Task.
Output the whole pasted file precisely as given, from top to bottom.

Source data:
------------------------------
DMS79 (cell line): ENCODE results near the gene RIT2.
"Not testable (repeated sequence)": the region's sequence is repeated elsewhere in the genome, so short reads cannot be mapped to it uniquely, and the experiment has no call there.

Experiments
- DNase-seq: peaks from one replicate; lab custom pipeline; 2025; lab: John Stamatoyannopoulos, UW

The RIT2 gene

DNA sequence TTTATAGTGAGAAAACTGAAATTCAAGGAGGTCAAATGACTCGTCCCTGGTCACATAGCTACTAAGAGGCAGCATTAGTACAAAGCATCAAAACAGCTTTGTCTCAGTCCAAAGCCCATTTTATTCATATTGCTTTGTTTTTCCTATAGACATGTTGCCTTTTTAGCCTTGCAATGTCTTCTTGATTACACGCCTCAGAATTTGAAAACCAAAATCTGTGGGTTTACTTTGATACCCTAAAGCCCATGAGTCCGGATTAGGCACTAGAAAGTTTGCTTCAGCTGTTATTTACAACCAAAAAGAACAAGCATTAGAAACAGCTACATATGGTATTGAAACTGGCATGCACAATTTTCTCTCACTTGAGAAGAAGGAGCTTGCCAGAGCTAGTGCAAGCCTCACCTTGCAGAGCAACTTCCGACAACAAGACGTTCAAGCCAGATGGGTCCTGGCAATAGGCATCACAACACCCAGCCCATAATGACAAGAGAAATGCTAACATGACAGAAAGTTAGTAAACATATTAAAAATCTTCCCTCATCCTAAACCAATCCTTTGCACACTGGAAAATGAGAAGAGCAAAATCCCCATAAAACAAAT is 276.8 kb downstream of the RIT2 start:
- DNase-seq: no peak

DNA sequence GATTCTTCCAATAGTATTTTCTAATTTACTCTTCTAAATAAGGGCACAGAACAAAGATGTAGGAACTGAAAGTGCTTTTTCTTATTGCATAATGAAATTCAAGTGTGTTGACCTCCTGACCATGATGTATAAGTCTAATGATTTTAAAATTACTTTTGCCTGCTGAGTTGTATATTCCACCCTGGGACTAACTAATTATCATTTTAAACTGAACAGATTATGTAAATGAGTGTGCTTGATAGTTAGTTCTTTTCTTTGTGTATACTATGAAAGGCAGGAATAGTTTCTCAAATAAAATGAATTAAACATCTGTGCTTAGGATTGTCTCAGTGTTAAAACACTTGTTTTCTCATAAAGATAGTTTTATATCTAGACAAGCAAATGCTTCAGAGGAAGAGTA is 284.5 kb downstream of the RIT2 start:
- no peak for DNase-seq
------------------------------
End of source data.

DMS79 (cell line): ENCODE results near the gene RIT2.
"Not testable (repeated sequence)": the region's sequence is repeated elsewhere in the genome, so short reads cannot be mapped to it uniquely, and the experiment has no call there.

Experiments
- DNase-seq: peaks from one replicate; lab custom pipeline; 2025; lab: John Stamatoyannopoulos, UW

The RIT2 gene

DNA sequence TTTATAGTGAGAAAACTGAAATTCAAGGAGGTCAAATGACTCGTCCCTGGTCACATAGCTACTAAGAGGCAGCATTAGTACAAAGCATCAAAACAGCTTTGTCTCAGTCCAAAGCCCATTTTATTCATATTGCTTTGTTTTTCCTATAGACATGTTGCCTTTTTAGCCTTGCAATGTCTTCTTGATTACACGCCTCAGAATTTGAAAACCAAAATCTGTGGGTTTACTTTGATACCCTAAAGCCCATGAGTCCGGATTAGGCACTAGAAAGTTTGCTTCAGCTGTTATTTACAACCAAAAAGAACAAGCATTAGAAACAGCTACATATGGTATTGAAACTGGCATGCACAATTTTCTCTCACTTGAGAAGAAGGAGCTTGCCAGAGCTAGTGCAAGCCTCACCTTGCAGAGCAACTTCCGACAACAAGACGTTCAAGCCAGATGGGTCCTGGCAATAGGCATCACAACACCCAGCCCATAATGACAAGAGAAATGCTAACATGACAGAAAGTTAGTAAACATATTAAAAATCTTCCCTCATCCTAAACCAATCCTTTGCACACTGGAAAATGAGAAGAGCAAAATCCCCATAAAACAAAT is 276.8 kb downstream of the RIT2 start:
- DNase-seq: no peak

DNA sequence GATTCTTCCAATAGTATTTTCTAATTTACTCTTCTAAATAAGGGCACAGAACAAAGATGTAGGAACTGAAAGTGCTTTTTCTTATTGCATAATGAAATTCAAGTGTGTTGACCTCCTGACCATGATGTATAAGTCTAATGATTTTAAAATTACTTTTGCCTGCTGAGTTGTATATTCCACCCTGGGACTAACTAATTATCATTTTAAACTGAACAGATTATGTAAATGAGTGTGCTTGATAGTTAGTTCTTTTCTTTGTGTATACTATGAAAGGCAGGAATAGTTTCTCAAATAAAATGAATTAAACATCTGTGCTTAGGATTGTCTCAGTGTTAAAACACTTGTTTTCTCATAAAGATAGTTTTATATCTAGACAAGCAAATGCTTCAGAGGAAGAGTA is 284.5 kb downstream of the RIT2 start:
- no peak for DNase-seq